If you’ve ever had a urinary tract infection you know what a pain they can be - literally! You’re probably familiar with the symptoms of frequent bathroom trips and burning with urination. The first thing you might do is call your doctor, take cranberry pills, AZO or drink a gallon of water. But then you get the urine culture back and the test was negative. How can it be that you don’t have an infection?
Pelvic floor overactivity can mimic all of these symptoms. The pelvic floor wraps around the urethra, where urine flows from the bladder out of the body. Tension in the sphincter urethrae muscle (part of the pelvic floor) can pinch the urethra, narrowing the path for urine. This results in the bladder forcing urine through a tiny hole which becomes painful.
Now that your bladder is having a harder time forcing urine out of the urethra it may not empty as well which means you retain urine. The bladder will stay partially full, perpetually sending your brain the signal that it’s full and you need to urinate again.
Retaining urine can also lead to UTI. It is important to have your urine tested because your symptoms may very well be due to a UTI, but if the test is negative, your pelvic floor is the likely culprit!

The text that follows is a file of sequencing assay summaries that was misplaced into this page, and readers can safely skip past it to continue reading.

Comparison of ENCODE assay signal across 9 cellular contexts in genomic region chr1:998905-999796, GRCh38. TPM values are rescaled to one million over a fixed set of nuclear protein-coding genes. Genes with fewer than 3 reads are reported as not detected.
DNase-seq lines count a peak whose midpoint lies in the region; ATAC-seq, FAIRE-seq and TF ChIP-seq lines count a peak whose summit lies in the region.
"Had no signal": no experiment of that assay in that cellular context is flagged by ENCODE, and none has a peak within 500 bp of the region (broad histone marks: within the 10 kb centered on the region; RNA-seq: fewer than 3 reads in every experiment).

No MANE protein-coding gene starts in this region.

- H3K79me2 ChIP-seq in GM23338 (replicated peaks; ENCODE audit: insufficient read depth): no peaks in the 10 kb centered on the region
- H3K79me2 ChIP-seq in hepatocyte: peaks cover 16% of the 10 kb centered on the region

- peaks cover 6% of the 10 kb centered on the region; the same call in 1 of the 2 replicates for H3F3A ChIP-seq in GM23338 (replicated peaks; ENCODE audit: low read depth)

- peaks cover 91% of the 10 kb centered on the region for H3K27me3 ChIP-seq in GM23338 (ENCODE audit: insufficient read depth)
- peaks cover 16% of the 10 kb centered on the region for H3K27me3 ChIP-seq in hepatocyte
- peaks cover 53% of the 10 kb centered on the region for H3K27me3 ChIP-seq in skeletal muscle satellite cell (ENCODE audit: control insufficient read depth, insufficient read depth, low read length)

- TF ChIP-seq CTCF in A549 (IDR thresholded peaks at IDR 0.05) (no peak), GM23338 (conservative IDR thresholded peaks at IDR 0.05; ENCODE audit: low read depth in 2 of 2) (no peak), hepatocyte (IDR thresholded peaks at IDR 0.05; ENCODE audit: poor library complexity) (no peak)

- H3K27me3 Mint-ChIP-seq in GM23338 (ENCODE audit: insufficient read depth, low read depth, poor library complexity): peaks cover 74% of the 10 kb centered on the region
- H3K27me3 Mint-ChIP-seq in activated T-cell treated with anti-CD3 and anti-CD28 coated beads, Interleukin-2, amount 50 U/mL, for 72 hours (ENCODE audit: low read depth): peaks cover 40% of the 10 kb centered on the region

Decreasing tension in the pelvic floor can be accomplished with these exercises:
Diaphragmatic Breathing - Deep breathing that utilizes the diaphragm encourages pelvic floor mobility, lengthening and relaxation. Begin by lying on your back with one hand on your chest and the other on your belly, above your belly button. As you breathe in, feel which hand moves more. You want most of the movement happening under the hand on your belly with minimal movement in the hand on your chest. This should still be a relaxed breath without forcing the belly to rise. While doing this, relax. Lay in a comfortable position and take 5-10 minutes to let your breathing become comfortable.
Scanning for Tension - Check in with your body throughout the day. Are you clenching your teeth or buttocks? Are your shoulders cinched up to your ears? Do you constantly hold in your stomach? Recognizing the tension in these places and letting it go will also help the pelvic floor relax. Scan for tension multiple times per day in various positions or anytime you feel your stress level rise.
Stress Management - Finding a healthy way to reduce stress will help your body and nervous system and, as a result, the pelvic floor to relax. You may choose to meditate, practice yoga, pray, or read. But it should be relaxing for the mind and body.
These are the fundamentals to embarking on your pelvic floor relaxation journey and resolving your frequent bathroom trips and pain with urination. The power is in your hands, but if you could use another helping hand, a Pelvic Health Physical Therapist can give you the support and guidance to achieve your goals.